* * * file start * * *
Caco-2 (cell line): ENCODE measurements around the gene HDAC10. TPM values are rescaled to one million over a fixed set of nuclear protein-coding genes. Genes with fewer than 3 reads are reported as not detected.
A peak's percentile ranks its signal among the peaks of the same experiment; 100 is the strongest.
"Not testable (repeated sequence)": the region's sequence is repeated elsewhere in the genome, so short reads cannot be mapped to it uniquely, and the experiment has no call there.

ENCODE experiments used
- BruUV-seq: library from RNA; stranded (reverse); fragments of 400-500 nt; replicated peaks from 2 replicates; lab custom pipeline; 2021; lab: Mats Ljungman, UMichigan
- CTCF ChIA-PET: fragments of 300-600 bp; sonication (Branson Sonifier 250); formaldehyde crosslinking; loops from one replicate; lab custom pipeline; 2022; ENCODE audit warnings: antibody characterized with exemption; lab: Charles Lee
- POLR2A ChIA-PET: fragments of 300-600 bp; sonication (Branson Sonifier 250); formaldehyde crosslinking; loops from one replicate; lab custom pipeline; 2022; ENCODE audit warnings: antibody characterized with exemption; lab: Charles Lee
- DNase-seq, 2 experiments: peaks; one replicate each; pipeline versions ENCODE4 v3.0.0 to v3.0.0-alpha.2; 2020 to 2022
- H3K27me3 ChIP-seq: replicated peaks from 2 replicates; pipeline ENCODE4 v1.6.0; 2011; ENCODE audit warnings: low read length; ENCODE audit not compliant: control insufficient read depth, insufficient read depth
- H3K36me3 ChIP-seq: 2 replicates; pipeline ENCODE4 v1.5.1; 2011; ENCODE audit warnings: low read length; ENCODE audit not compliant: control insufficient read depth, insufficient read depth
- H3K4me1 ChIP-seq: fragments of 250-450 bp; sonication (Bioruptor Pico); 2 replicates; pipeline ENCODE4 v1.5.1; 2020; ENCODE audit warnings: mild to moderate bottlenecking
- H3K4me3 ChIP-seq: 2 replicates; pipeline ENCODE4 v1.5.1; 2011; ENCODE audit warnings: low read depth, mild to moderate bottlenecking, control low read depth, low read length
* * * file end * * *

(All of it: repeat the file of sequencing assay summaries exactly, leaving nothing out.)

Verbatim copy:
Caco-2 (cell line): ENCODE measurements around the gene HDAC10. TPM values are rescaled to one million over a fixed set of nuclear protein-coding genes. Genes with fewer than 3 reads are reported as not detected.
A peak's percentile ranks its signal among the peaks of the same experiment; 100 is the strongest.
"Not testable (repeated sequence)": the region's sequence is repeated elsewhere in the genome, so short reads cannot be mapped to it uniquely, and the experiment has no call there.

ENCODE experiments used
- BruUV-seq: library from RNA; stranded (reverse); fragments of 400-500 nt; replicated peaks from 2 replicates; lab custom pipeline; 2021; lab: Mats Ljungman, UMichigan
- CTCF ChIA-PET: fragments of 300-600 bp; sonication (Branson Sonifier 250); formaldehyde crosslinking; loops from one replicate; lab custom pipeline; 2022; ENCODE audit warnings: antibody characterized with exemption; lab: Charles Lee
- POLR2A ChIA-PET: fragments of 300-600 bp; sonication (Branson Sonifier 250); formaldehyde crosslinking; loops from one replicate; lab custom pipeline; 2022; ENCODE audit warnings: antibody characterized with exemption; lab: Charles Lee
- DNase-seq, 2 experiments: peaks; one replicate each; pipeline versions ENCODE4 v3.0.0 to v3.0.0-alpha.2; 2020 to 2022
- H3K27me3 ChIP-seq: replicated peaks from 2 replicates; pipeline ENCODE4 v1.6.0; 2011; ENCODE audit warnings: low read length; ENCODE audit not compliant: control insufficient read depth, insufficient read depth
- H3K36me3 ChIP-seq: 2 replicates; pipeline ENCODE4 v1.5.1; 2011; ENCODE audit warnings: low read length; ENCODE audit not compliant: control insufficient read depth, insufficient read depth
- H3K4me1 ChIP-seq: fragments of 250-450 bp; sonication (Bioruptor Pico); 2 replicates; pipeline ENCODE4 v1.5.1; 2020; ENCODE audit warnings: mild to moderate bottlenecking
- H3K4me3 ChIP-seq: 2 replicates; pipeline ENCODE4 v1.5.1; 2011; ENCODE audit warnings: low read depth, mild to moderate bottlenecking, control low read depth, low read length